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Macron: EU needs financial and military sovereignty

FRANCE (OBSERVATORY) –¬†French President Emmanuel Macron said the need for dialogue and cooperation in the world on the basis of recognition of the sovereign rights of countries, as well as compliance with signed treaties.

Emmanuel Macron said this during his speech at the plenary session of the St. Petersburg International Economic Forum, noting that Europe will “continue work on a common European defense project,” and will also seek financial sovereignty.

In the statement did not mention the US government and their actions, however, noting the commitment to the “Joint Comprehensive Action Plan” (SVPD), the French president clearly hinted that the United States does not support unilateral steps to phase out the signed agreements. At the same time, statements about the intention to defend the sovereignty of Europe were also voiced in the context of US pressure on other countries in connection with the break in the deal with Iran and the threat of sanctions.

“We must build a new partnership on the basis of all this, I would like so that we could work to strengthen peace and security in our continent.This is our responsibility.It is necessary to reconsider our architecture, reconsider our common interests.So we will sit at the negotiating table and we will work together, I am ready for this, we have now the opportunity to move forward.If we miss this moment, we can simply lose it forever.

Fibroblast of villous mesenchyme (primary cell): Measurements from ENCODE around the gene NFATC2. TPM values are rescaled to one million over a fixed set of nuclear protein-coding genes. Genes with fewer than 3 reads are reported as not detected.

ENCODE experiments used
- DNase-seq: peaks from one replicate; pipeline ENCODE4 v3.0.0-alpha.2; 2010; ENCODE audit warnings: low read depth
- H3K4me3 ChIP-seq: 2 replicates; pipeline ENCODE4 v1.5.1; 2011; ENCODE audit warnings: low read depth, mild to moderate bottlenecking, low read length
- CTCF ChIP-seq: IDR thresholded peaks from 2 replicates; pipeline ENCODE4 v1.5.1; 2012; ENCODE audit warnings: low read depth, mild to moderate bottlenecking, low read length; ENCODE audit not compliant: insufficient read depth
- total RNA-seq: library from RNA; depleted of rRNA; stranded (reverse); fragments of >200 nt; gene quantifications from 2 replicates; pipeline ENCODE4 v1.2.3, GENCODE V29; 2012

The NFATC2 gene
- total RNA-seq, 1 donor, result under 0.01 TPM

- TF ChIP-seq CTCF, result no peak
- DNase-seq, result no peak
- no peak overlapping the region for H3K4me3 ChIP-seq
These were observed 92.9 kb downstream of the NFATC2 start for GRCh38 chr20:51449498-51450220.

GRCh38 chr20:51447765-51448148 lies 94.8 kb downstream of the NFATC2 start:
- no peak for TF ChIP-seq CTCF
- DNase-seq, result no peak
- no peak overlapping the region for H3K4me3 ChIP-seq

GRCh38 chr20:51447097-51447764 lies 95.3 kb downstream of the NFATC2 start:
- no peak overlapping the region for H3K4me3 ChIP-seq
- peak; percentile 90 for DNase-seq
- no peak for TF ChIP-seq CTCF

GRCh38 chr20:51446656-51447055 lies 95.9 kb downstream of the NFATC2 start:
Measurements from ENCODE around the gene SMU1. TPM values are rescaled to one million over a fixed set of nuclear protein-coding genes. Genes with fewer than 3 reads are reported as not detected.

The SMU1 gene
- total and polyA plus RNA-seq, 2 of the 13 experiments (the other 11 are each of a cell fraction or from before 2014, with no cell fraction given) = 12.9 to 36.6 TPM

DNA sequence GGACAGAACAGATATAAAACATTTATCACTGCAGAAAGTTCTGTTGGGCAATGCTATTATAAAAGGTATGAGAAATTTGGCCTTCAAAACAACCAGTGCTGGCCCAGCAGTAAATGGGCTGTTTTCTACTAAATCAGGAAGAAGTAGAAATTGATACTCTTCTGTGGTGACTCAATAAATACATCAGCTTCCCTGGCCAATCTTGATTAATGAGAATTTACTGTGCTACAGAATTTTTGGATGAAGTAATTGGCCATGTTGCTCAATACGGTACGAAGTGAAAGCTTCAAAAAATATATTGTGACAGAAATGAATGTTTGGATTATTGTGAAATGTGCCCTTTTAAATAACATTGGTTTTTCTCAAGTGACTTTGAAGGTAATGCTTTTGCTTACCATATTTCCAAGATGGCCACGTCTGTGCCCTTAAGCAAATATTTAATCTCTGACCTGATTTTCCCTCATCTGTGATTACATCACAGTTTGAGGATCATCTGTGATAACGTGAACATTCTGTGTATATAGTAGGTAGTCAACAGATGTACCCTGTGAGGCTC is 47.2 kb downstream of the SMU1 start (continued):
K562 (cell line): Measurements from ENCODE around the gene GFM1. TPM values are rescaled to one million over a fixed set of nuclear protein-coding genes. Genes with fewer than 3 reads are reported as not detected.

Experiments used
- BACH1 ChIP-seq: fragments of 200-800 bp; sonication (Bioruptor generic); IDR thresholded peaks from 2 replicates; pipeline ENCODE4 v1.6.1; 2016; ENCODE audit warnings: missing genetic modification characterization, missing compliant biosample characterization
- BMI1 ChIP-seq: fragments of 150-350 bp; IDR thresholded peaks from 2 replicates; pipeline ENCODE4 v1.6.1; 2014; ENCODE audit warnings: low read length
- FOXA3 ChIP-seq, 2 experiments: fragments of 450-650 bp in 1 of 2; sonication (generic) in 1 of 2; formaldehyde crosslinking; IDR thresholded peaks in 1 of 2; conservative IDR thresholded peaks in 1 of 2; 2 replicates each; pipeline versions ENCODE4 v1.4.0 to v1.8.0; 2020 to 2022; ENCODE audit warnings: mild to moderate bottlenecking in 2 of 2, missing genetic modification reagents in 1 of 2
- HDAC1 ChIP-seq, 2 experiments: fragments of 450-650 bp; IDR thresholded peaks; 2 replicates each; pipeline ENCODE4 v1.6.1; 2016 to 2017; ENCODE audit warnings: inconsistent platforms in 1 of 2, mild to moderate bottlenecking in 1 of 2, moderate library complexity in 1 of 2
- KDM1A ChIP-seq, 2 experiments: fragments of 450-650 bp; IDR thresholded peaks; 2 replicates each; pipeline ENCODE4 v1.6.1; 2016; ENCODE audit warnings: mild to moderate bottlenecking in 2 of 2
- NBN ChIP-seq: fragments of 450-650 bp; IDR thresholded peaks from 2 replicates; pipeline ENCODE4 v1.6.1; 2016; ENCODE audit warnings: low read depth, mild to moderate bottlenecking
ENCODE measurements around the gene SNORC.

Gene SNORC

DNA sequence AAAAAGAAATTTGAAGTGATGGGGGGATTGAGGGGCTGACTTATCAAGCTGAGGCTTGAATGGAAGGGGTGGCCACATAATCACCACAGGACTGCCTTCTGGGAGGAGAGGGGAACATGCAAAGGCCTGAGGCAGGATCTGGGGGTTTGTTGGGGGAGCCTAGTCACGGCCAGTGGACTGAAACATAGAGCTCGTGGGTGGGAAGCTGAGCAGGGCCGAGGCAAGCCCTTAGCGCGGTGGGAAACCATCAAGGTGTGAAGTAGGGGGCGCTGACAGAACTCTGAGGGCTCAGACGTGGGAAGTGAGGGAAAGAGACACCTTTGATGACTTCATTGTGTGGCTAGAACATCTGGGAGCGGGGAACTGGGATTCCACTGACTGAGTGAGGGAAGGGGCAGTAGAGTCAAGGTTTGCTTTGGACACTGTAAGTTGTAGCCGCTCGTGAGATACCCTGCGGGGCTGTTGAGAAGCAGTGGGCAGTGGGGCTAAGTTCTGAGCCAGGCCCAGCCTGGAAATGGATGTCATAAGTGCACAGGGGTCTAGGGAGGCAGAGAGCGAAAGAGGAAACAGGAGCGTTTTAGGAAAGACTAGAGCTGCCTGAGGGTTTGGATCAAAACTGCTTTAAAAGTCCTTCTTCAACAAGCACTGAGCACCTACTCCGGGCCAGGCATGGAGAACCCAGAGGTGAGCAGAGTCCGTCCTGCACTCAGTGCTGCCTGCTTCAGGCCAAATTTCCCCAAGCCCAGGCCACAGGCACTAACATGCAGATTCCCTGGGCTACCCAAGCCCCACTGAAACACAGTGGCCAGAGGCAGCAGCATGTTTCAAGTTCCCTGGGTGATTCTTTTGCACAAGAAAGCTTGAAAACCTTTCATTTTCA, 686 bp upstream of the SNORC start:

I would like Russia to remain within the Council of Europe. I want our strategic dialogue to gain new momentum on many issues, economic, social and defense issues. This brings me to the second point. The issue of trust, which stands on an international scale, now opens a new door for us, opens a new era for us. Of course, we are all concerned with many phenomena: climate change, energy transformation, changes in the digital sphere, where so many new trends appear, an economic crisis that, in general, leads to a greater gap between well-developed and less economically developed countries.

Over the years, we were experiencing a globalization crisis that led to the fact that our peoples began to simply question their future. Therefore, in recent years, there have emerged such new trends, which we simply did not even think of in the past, as a way out of Britain from the European Union. But in these crises, I think the main reason, probably, is precisely the lack of effectiveness of development.

We believe that new trends appear on the international scene, of which you, by the way, have said, is the fragmentation of the world. That is, the tendency when, playing on people’s fears, some forces simply use this to create even more suspicion and mutual distrust. Whether it is economic growth or collective security, or digital space – any fragmentation will be an instrument of fear. After all, Japan, Russia and France, as well as China and all our foreign partners, have a common interest. An interest that is to react in this context, inventing new methods and relying on some very simple principles.